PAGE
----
DSC - FIELD CLASSES
The classroom and the community both offer valuable
experiences, and the DSC encourages all students
to explore the landscape, sites, and history of
Corfu. Less formal field classes include walking tours
of the city, which focus on its colonial architecture
and cultural sites. Local museums are rich in
materials, ranging from Corfiot antiquities,
Byzantine artworks, and Indian and Asian artifacts.
Major field classes to Lia (mainland Greece) and Butrint,
Albania, also form a valuable part of the programme. In 2002,
Nicholas Gage led an all-day trip to his home village,
Lia, on the Greek mainland. Likewise, David Bellamy took the
school on an exploration of Corfiot ecology, including olive
groves, the chessboard-patterned marsh fields Gerald Durrell
wrote of, and other sites.
The stunning Butrint archaeological site in Albania
- a World Heritage site that has Greek, Roman, Venetian and Ottoman remains
- has also been the focus of an all-day
Other local field classes include sites on Corfu,
such as the White House in Kalami, where Lawrence
Durrell lived during his residence on the island, and
the nearby Shrine of Saint Arsenius. Old Perithea is a
major excursion in 2003 and 2004. A deserted village
high in the mountains of Northeastern Corfu, Old Perithea
was originally built as a refuge from coastal invasions
and pirates. Today this UNESCO site is being restored.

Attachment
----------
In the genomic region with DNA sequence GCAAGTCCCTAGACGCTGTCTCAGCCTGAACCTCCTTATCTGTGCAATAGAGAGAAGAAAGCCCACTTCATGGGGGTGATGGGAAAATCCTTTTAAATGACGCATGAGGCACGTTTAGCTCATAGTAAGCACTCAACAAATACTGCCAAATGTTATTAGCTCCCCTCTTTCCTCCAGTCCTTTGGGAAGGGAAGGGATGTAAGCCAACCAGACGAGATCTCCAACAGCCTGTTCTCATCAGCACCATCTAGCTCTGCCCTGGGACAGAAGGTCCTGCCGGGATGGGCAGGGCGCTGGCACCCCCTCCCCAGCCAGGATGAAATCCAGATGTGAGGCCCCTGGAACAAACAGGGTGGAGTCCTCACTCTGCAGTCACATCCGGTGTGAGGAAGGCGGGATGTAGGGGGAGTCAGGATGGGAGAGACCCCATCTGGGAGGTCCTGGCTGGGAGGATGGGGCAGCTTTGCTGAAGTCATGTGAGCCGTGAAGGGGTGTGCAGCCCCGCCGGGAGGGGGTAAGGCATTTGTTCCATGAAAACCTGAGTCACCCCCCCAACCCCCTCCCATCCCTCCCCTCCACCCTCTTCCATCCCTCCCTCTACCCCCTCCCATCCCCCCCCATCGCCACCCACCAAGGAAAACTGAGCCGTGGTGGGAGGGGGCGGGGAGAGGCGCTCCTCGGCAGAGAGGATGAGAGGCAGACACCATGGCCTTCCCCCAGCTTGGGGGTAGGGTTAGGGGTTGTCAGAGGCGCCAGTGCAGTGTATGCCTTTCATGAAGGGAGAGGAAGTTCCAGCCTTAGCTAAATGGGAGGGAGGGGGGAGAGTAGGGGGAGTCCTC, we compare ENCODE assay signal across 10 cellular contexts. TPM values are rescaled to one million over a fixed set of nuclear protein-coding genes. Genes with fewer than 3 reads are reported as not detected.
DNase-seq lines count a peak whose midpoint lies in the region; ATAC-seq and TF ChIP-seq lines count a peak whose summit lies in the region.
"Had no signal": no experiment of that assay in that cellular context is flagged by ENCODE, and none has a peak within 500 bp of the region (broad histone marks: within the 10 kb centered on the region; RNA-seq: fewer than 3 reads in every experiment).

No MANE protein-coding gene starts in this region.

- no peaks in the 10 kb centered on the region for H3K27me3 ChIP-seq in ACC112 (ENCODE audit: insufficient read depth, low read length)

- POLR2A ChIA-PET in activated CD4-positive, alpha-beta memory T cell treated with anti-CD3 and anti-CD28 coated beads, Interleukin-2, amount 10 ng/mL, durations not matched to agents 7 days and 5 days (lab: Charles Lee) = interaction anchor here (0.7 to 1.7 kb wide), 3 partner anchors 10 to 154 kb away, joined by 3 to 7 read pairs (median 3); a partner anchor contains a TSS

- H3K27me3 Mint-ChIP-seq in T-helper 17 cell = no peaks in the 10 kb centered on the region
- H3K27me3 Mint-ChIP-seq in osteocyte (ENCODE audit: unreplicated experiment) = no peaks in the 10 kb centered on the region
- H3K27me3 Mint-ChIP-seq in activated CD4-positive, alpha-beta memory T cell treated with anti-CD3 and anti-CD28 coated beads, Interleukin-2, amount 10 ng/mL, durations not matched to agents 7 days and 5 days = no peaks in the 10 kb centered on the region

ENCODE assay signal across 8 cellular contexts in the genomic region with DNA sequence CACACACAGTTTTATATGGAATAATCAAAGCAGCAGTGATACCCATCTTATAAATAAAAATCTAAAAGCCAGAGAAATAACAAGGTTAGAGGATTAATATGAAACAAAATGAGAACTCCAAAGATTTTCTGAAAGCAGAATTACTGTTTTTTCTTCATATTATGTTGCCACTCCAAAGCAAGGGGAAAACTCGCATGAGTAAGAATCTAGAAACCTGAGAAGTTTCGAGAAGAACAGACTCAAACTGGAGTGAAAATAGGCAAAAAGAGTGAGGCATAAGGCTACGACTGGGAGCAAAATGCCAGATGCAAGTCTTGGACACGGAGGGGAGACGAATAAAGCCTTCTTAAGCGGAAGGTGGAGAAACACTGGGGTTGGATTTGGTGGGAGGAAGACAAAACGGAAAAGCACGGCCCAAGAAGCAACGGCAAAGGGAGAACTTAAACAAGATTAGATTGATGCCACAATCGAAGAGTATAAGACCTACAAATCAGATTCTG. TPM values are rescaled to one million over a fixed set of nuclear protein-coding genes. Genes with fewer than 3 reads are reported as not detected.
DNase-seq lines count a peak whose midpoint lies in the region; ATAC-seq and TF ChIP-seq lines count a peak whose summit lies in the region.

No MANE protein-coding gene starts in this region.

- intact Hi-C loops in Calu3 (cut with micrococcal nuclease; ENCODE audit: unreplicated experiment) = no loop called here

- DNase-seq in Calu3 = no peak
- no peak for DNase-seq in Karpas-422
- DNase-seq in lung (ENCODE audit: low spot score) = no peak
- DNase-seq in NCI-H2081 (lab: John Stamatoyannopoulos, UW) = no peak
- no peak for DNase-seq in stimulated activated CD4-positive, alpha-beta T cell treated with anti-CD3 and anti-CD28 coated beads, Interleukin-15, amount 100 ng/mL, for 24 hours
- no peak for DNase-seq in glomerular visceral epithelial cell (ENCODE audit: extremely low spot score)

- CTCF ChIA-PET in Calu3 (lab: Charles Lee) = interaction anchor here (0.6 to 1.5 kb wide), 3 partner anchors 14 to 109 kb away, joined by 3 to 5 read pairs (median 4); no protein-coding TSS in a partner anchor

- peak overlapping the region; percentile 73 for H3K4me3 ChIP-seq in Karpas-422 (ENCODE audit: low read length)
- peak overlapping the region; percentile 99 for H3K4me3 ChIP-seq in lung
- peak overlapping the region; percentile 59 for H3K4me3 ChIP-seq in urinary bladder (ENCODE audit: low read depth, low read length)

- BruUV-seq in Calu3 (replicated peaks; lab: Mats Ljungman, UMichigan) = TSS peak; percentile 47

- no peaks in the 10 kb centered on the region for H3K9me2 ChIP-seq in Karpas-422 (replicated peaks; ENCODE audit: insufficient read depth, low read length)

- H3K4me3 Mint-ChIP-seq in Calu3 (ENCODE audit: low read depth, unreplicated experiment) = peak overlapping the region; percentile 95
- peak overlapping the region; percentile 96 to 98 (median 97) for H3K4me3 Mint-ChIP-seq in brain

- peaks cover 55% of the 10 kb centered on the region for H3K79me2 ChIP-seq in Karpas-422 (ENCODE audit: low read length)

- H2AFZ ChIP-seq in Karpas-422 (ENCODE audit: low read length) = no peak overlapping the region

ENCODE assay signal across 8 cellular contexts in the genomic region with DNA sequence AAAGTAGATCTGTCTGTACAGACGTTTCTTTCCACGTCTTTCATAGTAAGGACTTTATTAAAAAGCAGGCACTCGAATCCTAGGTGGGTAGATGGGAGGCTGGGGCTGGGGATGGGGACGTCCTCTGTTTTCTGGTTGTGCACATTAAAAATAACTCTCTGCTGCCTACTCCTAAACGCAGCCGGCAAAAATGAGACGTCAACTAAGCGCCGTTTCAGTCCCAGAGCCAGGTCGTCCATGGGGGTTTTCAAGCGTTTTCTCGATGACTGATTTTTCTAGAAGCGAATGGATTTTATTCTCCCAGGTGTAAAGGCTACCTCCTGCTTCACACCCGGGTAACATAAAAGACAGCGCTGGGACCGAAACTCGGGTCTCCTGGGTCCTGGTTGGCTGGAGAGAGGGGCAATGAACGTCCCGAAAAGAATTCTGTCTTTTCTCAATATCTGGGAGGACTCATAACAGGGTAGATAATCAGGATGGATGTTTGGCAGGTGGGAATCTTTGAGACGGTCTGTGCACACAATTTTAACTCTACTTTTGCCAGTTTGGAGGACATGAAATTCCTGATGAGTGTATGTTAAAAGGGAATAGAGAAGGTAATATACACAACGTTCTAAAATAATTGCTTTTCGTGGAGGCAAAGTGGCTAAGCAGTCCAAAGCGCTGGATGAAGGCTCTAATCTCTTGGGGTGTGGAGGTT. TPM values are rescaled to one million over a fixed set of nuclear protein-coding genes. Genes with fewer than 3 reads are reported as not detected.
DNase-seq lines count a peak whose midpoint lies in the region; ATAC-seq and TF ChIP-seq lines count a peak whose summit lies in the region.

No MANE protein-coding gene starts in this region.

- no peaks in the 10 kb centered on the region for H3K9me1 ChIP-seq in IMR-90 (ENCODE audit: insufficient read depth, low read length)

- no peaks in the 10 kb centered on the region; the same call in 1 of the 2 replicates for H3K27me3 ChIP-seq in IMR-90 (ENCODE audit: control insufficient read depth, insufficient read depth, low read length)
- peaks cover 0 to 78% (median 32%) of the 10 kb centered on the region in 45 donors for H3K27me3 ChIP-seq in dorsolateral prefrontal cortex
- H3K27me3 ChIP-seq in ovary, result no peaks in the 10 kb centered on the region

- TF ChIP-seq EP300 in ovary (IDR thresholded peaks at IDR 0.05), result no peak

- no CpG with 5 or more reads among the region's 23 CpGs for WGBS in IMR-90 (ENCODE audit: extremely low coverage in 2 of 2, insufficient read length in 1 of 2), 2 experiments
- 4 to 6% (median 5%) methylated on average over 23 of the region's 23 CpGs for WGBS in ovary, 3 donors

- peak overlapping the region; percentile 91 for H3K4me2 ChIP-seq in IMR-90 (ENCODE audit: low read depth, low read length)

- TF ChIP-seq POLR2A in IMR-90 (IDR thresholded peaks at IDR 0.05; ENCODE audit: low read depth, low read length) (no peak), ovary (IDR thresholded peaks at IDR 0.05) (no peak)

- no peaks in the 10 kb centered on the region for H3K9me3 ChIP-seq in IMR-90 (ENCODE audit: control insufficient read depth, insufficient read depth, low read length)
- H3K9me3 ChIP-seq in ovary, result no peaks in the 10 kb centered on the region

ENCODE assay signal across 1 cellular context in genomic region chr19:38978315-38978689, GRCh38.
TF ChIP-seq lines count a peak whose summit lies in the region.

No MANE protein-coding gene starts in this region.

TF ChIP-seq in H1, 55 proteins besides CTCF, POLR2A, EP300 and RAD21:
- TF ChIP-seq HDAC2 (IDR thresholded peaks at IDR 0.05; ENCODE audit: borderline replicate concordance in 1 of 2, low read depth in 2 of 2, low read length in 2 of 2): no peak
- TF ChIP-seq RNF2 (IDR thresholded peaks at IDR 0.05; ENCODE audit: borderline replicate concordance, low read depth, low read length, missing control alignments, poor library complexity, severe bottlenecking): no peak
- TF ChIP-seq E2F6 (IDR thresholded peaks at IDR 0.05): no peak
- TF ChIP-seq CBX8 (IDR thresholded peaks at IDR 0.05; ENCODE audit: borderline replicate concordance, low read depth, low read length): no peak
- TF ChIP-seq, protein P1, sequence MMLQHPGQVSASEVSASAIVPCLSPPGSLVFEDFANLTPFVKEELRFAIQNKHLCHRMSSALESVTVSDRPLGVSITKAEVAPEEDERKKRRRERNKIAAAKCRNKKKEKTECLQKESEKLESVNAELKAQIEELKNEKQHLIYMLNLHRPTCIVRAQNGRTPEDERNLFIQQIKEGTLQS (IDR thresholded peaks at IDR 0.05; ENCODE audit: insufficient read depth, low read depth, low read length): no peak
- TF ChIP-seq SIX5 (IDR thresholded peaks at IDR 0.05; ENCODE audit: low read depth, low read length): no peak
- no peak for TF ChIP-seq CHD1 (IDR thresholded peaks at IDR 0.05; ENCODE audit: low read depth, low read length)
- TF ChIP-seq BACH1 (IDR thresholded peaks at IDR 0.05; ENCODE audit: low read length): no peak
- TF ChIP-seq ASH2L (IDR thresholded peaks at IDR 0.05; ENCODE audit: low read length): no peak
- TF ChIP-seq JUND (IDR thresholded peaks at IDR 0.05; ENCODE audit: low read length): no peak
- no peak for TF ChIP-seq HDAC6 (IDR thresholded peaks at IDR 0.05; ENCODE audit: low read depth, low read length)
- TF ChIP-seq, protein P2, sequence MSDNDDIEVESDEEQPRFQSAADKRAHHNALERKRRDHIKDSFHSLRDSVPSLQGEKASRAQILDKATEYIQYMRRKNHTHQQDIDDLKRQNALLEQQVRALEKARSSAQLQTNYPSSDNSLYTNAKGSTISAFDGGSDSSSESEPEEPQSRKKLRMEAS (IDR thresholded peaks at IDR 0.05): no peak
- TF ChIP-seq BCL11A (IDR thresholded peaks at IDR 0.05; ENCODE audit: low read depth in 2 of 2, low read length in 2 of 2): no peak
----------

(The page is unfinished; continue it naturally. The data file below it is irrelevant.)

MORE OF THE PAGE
The excursion includes a lunch featuring a traditional
village menu prepared in accord with historical Corfiot
CORFU IS BEAUTIFUL, AFFORDABLE AND SAFE!!
The Theatre of Asclepius at Butrint
Dating to the 8th Century BC, Butrint is a unique
archaeological site and the field class also offers DSC
students a direct experience of modern Albania. Variously
under Corfiot, Byzantine, Roman, and Venetian Rule (much
like Corfu), Butrint is one of the great Classical
sites in the Mediterranean.
Baptistery at Butrint
The 6th century AD Baptistery shows the richness
of cultural influences during Butrint's history,
as does the basilica from the same period.
Nicholas Gage discusses the history of
his home village, Lia, during WWII and the Greek civil
war. A New York Times investigative reporter, Gage
tells the story of his mother's death and his search
for answers in his book Eleni. Gage is the
author of numerous books on Greece and has been
translated into 26 languages, motivating his
participation in the DSC translation seminar.
Students interacted with Gage and learned about his effort to
rebuild his family's homes in Lia, while hearing his stories of
the Greek civil war and his mother's sacrifice for her children.
His book Eleni recounts his return to Greece and Lia to
find his mother's murderers.
Professor David Bellamy, one of Britain's best-known
environmental campaigners, leads an
ecology field class through olive groves and the
'chessboard fields,' ending at the Silva Estate's breeding
project for Skyros Ponies, an endangered species. A
supporter of the Green Renaissance, Bellamy has fought on
ecological matters ranging from Burns Bog in Canada, the
British Uplands, and Australian dryland agriculture.
The trip by caique (traditional fishing craft) to the White
House in Kalami and the Shrine
of Saint Arsenius traces the locations in Lawrence Durrell's
Prospero's Cell, and to which he imaginatively returns
throughout his works. Durrell described the Shrine of Saint
Arsenius (right) as his second birthplace, his place of
The White House, from which the Albanian coast can
be seen, was also the location where Durrell wrote The Black
Book, a work greatly praised by T.S. Eliot and Henry Miller.
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